This is not so, because (1) the price of gold can be set so as to allow growth, and (2) there are other commodities besides gold that can be included in the standard. The only thing that matters is that the growth of the amount of money in the economy does not exceed the growth of the amount of value in the economy. Linking money to value, and the increase of money to the increase of value, is the only way to achieve this goal. This linking is what a gold standard helps to enforce. With fiat money, that link is conspicuously absent, and some insist on calling fiat money "currency" rather than "money" for that reason.
No, only fiat money rests on agreement. Money with an intrinsic value, such as (coins of) gold or silver, does not rest on agreement and is not debt. Some make the distinction between money (intrinsic value) and currency (rests on agreement). Defenders of fiat money want the public to believe that fiat money is the only money, because fiat money allows those in power to easily confiscate value possessed or produced by citizens (by means of inflation).
The matter of all money being debt is slightly more complicated, as there have been issues of debt-free fiat money, that is, money being printed without adding debt to the national or federal balance sheet. United States Presidents Abraham Lincoln and J. F. Kennedy have done this. Perhaps not coincidentally, both have been murdered. Debt-based money is the basis of the power that the privately owned central banks have over nearly all of the world's countries, and it is quite dangerous for a country to use debt-free money, either fiat or intrinsic.
Economic growth is not always good; all resources are finite, and the ecology humans live in allows growth only up to a certain size, no matter how technology advances. The number of humans and size of economic production are bound by natural constraints. And even within those constraints, growth is only good insofar it is growth of real value. Empty growth, as in people consuming more than they need, and especially when this overconsumption takes place with money that is not their own but borrowed, is always bad. The reason for spreading the lie that economic growth is always good is that in a growing, inflated economy it is easy for leeches to make money without being productive, without creating value.
This is only true for people willing to make high debts. For conscientious, frugal, saving people, mortgages make it harder or impossible to buy houses. This is so because mortgages allow very many to enter the house market who would otherwise never in their lives be able to buy a house, simply because they spend all of their available income every month. Thus, the demand for houses is artificially inflated, and therewith the house prices are inflated (again, notice that price is not value). These exaggerated prices make it as good as impossible for frugal, saving people to buy a house without borrowing, and if they do succeed in buying one they pay an unfairly high price.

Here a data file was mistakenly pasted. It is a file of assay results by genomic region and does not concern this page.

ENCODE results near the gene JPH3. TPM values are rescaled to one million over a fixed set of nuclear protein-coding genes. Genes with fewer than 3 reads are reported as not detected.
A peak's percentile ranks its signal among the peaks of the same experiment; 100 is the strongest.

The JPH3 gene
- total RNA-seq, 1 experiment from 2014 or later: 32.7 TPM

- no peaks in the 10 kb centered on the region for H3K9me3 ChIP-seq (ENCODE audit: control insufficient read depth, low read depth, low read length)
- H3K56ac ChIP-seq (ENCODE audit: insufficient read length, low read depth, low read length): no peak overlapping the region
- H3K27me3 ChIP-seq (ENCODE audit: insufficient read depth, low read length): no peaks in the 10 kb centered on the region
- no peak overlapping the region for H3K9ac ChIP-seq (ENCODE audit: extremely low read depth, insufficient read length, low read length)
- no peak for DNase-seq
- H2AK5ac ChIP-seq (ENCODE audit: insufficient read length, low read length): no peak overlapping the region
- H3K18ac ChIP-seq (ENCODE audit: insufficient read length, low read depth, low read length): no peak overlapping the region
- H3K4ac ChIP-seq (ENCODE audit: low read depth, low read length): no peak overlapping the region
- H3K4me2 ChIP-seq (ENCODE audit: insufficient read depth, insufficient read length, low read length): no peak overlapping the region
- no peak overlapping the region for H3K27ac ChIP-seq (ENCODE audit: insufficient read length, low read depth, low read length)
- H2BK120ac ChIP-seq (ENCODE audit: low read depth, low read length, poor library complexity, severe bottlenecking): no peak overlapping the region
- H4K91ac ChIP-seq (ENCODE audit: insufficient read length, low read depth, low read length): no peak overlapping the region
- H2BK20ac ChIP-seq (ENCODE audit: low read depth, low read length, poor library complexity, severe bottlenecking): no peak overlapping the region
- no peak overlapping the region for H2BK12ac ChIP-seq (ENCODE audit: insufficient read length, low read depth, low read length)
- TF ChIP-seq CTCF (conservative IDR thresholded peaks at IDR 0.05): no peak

This is often said to justify an abuse of economic differences between countries by insulting native citizens, who are supposedly too lazy to do certain types of work. In reality, native citizens would be willing to do that work if only they were paid in accordance with the true value of the work, but the employers prefer to let foreigners from countries where the cost of living is lower do the work for unrealistically low wages. It is the phenomenon of "wanting a champagne taste on a beer budget". The hidden costs are in the unemployment or social security benefits of the native citizens supposedly unwilling to work, in the writing off and insulting part of the native population, in the destruction of the social structure of society, and in the many other problems inherent to immigration. An essential cause of this abuse is that certain types of work — in particular, manual and technical work — are priced below their true value (underpaid) while other types of work, such as higher "white collar" functions, are priced too high, sometimes extremely far too high. The wages for some jobs are such that, given the cost of living in an advanced society, one can hardly afford to take a job like that, and those who do are what one calls "working poor" and need multiple jobs to survive.
Historically, this situation results from overshot social mobility, increased social stratification based on I.Q., and the decrease of solidarity between social classes that inevitably results therefrom. The higher classes, who are in control, have priced their own work ever higher and that of the lower classes ever lower, and prefer to let immigrants from low-wage countries do the low-paid jobs rather than to pay their own people (with whom they feel no solidarity) enough to live from.
Again, this rests on the perverted notion that growth for the sake of growth is good, and that it does not matter if the growth is hollow with respect to added value. For clarity, a low interest rate makes it attractive to borrow, and the borrowed money is created out of nothing, not counterbalanced by newly created value, production. Thus one hopes to create inflation, for if there is anything one fears it is deflation, and the spiral of deflation and recession. What one is actually creating is a spiral of "boom" and "bust", of bubbles and crashes, which is likely not the most ethical and ecological way to run society. What one fails to see is that, in an inflated economy that harms the ecology, recession and deflation are not problems but solutions.